I don’t know about you, but I personally am not a fan of New Year’s resolutions. I find that I start off every year excited about my pledge to lead a healthier lifestyle—promises like eating better, exercising regularly and getting more sleep. But then by March, when that gym membership or “healthy eating” regimen hasn’t gone according to plan, I feel guilty for not following through on what I promised. That’s not a great feeling.
The problem is that most resolutions set us up for failure by demanding too big a change in our routine to keep. Fortunately, resolutions to get financially fit for your retirement are easier to keep than heading to the gym at 5 a.m., thanks to a few simple habits that fit easily into your current routine. Here are six steps you can take today to start 2017 off on the right foot and become a more confident retirement saver:
1. Start early
They say people who work out first thing in the morning are more likely to stick to their routine. And the same principle applies to saving for retirement. If you’re early on in your career, starting to contribute now (even just a little bit) is important. If you’re more established in your career, now’s the time to think about upping your contributions.
2. Don’t forget to stretch
If your employer offered you a raise, how likely would you be to turn it down? If you don’t stretch your contribution to maximize the company match, it’s like turning down a raise. Don’t leave any money on the table. Take advantage of all your plan’s benefits.
3. Pace yourself
How do you run a marathon? You warm up, start slow and then pick up the pace as soon as you can. The same goes for retirement saving. Your plan’s auto features (like auto-escalation) are a relatively painless way to help increase the pace of contributions. So is increasing your contributions with your annual raise. Retirement savings is a marathon where the pace you set today pays off tomorrow.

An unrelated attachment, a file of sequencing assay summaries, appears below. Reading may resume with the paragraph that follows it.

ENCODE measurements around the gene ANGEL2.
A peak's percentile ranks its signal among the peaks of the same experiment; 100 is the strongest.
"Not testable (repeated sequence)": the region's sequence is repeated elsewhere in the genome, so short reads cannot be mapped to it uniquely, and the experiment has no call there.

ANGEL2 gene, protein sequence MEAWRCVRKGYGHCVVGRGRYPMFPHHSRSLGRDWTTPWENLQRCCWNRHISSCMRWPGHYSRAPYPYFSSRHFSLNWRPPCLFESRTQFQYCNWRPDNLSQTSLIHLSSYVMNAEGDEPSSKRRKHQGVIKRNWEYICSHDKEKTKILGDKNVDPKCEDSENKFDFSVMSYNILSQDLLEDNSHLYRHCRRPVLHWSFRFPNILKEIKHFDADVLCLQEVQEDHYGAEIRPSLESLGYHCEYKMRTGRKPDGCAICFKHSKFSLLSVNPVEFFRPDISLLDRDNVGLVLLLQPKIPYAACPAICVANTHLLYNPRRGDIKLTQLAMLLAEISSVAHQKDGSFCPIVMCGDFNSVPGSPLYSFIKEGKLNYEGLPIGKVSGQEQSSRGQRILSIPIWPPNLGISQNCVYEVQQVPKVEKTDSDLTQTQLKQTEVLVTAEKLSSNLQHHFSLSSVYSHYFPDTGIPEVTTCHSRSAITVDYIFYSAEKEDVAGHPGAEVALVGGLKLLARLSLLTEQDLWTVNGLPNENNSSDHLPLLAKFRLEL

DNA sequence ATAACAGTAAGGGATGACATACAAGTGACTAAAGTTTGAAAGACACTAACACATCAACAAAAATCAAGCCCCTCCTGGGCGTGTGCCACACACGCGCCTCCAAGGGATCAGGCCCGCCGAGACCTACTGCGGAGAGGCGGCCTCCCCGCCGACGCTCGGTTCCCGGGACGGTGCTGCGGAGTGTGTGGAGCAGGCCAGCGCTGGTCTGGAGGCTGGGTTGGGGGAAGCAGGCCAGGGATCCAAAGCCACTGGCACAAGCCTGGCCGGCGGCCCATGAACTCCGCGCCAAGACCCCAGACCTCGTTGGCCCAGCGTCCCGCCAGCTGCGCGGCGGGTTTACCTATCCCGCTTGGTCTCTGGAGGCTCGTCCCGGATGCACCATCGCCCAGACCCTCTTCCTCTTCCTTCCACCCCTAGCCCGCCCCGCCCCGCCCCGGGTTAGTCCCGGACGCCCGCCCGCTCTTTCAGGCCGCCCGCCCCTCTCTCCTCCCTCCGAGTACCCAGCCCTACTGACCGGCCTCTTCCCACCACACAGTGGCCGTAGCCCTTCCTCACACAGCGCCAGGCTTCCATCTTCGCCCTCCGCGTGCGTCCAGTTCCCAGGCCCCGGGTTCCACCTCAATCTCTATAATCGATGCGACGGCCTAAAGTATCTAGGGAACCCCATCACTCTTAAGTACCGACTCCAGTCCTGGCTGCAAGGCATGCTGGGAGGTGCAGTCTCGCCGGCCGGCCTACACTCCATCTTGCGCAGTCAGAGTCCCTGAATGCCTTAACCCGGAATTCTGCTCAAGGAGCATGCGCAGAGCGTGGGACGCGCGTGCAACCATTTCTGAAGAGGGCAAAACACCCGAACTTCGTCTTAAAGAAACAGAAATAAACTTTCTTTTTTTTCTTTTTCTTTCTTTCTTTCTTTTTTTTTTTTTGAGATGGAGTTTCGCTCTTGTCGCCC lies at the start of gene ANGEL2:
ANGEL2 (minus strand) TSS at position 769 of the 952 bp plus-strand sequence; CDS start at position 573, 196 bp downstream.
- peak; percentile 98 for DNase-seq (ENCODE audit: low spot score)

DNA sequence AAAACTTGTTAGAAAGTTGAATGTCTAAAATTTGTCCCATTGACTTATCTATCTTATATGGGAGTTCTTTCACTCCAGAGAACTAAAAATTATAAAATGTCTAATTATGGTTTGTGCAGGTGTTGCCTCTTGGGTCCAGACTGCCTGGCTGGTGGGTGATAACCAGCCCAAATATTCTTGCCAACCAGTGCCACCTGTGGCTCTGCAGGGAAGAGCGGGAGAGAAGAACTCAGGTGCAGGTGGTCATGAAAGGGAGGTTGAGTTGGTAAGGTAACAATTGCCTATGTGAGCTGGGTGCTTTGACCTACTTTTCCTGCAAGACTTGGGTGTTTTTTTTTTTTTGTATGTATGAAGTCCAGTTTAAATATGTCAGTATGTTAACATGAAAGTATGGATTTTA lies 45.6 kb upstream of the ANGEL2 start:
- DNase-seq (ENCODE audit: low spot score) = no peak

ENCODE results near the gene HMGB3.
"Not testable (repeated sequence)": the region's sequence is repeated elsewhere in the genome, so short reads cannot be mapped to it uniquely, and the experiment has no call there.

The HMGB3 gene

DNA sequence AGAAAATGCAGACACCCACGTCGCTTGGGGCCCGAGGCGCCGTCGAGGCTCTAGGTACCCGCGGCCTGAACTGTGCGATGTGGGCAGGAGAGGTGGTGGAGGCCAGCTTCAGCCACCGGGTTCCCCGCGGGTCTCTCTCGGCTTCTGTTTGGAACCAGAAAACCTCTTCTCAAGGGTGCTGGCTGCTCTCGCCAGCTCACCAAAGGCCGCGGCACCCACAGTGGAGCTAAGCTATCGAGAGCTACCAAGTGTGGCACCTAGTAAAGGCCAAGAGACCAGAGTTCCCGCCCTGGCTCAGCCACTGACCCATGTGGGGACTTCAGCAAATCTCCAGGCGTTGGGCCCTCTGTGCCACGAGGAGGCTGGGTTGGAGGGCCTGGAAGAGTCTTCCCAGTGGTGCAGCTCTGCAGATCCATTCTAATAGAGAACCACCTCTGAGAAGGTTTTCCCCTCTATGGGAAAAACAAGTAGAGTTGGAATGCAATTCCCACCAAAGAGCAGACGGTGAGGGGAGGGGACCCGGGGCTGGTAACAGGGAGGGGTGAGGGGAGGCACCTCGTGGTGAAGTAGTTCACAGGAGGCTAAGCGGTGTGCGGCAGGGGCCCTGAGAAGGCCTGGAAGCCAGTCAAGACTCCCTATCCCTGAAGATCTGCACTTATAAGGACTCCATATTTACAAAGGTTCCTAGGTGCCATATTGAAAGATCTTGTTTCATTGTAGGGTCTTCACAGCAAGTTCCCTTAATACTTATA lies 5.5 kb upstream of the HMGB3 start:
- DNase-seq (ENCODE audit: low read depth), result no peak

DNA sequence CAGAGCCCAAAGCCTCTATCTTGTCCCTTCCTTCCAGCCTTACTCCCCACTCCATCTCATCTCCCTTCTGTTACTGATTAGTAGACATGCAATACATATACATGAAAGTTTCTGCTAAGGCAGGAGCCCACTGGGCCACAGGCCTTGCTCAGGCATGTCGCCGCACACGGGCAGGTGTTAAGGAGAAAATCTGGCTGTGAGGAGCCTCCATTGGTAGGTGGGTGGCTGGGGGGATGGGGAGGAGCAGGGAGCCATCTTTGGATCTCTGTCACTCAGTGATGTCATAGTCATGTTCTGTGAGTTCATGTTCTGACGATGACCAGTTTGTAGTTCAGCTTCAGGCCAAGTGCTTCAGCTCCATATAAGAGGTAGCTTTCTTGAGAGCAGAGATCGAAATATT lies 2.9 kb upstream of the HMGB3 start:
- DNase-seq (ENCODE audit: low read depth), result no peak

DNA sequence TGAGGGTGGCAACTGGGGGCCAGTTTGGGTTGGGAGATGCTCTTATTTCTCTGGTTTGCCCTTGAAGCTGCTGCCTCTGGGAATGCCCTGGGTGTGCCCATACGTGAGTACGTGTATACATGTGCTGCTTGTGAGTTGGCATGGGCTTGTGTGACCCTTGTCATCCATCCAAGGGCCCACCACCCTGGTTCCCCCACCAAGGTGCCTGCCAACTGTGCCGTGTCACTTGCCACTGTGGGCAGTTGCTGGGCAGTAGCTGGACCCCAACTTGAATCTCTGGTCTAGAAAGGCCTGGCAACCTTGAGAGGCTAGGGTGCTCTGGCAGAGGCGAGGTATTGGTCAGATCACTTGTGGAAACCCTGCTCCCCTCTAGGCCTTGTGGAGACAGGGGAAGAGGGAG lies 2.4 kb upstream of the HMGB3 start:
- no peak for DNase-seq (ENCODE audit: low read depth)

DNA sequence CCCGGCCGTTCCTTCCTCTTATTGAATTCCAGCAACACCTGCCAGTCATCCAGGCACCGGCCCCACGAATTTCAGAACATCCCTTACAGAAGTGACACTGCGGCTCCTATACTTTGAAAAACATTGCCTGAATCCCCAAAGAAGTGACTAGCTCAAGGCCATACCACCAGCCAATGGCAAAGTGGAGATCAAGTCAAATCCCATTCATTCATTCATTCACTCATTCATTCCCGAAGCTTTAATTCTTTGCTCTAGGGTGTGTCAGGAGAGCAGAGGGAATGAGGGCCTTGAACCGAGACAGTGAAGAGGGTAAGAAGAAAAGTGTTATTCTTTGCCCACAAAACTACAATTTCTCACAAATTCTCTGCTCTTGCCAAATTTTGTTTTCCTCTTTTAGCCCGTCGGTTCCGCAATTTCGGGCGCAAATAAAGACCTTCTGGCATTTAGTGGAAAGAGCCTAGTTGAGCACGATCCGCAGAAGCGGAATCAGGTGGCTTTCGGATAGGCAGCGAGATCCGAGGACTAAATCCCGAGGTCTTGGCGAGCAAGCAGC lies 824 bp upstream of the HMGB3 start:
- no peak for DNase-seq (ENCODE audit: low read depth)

4. Monitor your progress
When you review your investments, remember markets are unpredictable. It’s all too easy to get hung up on a dip here or there. Instead, focus on what you can control: Have you set a retirement income goal? Are you maxing out the match? And, if you’re at the IRS limit for contributions, have you considered saving in other tax advantaged accounts, like an IRA?
5. Know your strengths
Even the most successful athletes need a great coach. They know what they can do, and they know where they need help. Considering the importance of your retirement savings, do you really have the time to actively manage and monitor your asset allocation? If not, your plan probably needs some “coaching.” For example, a target date fund automatically aligns your risk exposure to where you are in your career. There may also be other options to help you manage your portfolio.
6. Keep your eye on the ball
Take advantage of retirement income calculators, like CoRI, to understand how far your savings are actually going to take you. The earlier you identify if you have a gap, the more time you have to get back on track.
This year, let’s all invest in our financial well-being. Use the game plan outlined above to get a head start on saving for retirement. Adopting these habits is easy to do—and can be a New Year’s resolution you actually keep.